Since the issue of slaughter is really on the table--click here to read about the Summit of the Horse--I want to make it clear that I'm not actually against it happening in the U.S--although, I am against using it as a population control for Mustangs.
Why am I okay with slaughter? Because it's already happening. If you go to any horse auction out here in the West, you will see that many a good horse--young and old--is being purchased by what we call the "kill buyer." In this economy, people aren't paying good money for horses--but some really irresponsible people are still churning out crops of foals whose prices are so low, they are being purchased for their meat--the same with the old horses. If their sell price is low enough it comes within a range that the meat buyer can make a profit--he bids on them.
The problem is, since there is no legal slaughter in the U.S., these poor horses are hauled across the country to Canada and Mexico for slaughter--places where we have no input into regulating. The trip is stressful for the horses--some dying along the way--and we don't have any idea what happens when they get across the borders. This makes us hypocrites, at best, and inhumane and cruel, at worst. We won't slaughter, but they can? Really? So, in other words, we just don't want to see it.
I have a family member who worked at a local horse sale and she said it was very sad to see the "kill buyer" herding the frightened horses into the trailer--they were fighting, kicking, biting, basically, frantic.
Is this the way you want your pet to go? I think most of us--or anyone reading this blog--would probably never want their horse to go this way. Most of us would have the vet come out or otherwise end their lives (when the time comes to do so)-- humanely.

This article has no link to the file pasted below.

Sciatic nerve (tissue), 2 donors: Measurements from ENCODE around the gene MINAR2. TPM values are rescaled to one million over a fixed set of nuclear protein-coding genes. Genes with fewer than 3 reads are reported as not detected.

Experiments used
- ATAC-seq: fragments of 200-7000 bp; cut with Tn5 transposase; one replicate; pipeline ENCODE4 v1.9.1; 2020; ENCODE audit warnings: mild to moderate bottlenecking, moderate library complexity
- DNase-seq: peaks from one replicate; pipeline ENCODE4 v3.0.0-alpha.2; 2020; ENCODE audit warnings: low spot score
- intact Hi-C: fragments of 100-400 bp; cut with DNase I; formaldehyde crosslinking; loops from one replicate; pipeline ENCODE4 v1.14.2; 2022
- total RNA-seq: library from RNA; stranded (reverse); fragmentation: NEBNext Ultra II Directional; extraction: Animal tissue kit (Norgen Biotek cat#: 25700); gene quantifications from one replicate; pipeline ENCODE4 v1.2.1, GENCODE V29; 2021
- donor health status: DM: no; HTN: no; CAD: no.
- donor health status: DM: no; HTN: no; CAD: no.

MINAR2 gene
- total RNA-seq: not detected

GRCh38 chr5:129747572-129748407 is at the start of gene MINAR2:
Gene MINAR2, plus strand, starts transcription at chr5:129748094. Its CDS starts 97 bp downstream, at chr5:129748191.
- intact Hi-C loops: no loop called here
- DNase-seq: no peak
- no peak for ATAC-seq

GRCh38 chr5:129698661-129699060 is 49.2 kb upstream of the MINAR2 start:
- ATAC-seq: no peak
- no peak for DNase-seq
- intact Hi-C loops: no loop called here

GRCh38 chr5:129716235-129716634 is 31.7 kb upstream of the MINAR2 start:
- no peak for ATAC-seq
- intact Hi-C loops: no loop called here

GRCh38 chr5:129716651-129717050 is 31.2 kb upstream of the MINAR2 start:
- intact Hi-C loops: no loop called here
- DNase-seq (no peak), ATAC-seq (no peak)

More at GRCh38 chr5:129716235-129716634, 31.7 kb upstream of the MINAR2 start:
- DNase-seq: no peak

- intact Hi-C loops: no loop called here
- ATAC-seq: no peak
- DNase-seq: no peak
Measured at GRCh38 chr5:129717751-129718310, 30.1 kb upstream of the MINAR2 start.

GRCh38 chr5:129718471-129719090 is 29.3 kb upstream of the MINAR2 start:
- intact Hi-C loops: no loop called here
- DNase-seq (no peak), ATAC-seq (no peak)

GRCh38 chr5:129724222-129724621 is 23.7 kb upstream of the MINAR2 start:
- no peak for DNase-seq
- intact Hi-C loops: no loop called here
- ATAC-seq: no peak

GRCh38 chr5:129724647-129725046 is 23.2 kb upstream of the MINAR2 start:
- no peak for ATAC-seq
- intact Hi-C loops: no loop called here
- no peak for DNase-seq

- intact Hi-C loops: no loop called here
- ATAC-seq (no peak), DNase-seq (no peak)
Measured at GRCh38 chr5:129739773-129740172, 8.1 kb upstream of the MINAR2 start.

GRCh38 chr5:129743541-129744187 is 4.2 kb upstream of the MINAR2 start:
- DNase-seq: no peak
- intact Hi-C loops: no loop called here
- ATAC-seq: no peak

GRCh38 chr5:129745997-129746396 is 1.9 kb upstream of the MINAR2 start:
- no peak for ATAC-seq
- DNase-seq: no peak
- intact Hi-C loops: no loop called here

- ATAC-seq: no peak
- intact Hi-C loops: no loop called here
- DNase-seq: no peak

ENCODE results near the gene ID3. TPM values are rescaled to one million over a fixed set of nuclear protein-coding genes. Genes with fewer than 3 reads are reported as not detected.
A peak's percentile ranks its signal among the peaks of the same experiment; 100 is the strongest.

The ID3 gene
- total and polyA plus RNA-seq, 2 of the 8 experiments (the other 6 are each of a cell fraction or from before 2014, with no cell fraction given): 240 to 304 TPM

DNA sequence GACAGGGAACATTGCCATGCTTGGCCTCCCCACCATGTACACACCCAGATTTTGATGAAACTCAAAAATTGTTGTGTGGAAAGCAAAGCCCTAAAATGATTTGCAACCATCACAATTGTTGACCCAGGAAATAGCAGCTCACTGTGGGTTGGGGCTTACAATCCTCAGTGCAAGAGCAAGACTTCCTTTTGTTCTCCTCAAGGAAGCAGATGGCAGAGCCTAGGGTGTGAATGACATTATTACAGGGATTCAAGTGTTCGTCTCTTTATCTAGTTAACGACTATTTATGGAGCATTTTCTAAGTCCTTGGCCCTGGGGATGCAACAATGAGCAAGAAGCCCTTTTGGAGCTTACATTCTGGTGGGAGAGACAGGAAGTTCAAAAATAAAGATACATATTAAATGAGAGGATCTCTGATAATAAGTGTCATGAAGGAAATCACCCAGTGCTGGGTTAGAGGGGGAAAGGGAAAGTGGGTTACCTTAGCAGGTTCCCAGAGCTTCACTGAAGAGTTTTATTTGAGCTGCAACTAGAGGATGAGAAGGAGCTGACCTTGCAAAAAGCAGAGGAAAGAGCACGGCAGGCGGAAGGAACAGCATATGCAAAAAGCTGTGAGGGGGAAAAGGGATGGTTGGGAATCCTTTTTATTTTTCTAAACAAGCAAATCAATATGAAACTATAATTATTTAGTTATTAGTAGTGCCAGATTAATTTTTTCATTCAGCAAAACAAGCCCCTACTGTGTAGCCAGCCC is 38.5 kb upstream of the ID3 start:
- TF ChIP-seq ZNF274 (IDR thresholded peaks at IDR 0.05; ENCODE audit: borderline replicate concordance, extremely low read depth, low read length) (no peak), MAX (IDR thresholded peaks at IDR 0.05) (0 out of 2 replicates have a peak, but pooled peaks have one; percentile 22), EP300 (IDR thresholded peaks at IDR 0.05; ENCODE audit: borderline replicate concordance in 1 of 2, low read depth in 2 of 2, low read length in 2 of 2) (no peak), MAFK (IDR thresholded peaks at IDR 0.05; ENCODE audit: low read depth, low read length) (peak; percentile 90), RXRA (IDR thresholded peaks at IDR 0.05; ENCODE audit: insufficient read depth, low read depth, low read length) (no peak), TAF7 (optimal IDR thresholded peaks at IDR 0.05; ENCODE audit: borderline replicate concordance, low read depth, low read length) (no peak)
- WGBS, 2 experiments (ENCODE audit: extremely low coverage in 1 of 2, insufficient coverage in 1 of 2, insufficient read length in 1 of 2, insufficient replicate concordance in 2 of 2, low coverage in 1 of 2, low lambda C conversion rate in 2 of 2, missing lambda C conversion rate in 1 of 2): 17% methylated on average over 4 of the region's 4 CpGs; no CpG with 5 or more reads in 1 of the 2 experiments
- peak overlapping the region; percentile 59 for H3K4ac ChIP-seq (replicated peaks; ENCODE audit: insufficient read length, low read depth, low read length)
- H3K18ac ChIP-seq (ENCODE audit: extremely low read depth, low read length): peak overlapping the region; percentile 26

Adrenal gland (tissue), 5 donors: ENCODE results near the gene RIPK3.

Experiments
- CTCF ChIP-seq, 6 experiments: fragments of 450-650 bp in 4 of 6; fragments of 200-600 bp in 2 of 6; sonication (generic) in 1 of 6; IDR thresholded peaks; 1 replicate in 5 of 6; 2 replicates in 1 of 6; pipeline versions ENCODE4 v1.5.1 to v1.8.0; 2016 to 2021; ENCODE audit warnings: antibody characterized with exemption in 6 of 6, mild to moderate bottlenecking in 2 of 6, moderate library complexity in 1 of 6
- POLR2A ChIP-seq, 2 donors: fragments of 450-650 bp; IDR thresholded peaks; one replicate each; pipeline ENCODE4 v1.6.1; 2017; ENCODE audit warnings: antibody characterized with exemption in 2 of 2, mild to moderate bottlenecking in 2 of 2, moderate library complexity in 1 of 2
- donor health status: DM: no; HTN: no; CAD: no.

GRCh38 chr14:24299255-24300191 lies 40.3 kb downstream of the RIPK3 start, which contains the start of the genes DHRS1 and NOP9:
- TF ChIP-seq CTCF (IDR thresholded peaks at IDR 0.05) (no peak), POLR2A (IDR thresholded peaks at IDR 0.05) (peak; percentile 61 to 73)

However, maybe you've sold your "pet" to someone you thought would take care of him or her--but years down the road life changes, finances change, and they take Old Red to the auction. The kill buyer gets him. So, despite your good intentions, he ended up at slaughter anyway.
Well, one good idea coming out of this summit is a national registry you could join--microchip implanted into your "pet"--that says your horse can NEVER be slaughtered--even if he/she changes ownership. Wonderful. (Although, I don't know how practical a microchip would be since it could be cut out.)
Since slaughter is happening anyway, I think it's best that it be handled right here in the US--regulated by the US and done with as much humanity as possible.
That said, I completely and utterly disagree with slaughter as a wild horse management tool.
I advocate--yes, "advocate"--the verb, which means, "to speak or write in favor of; support or urge by argument; recommend publicly"--I advocate Mustang contraception as a way to control herd populations--not slaughter.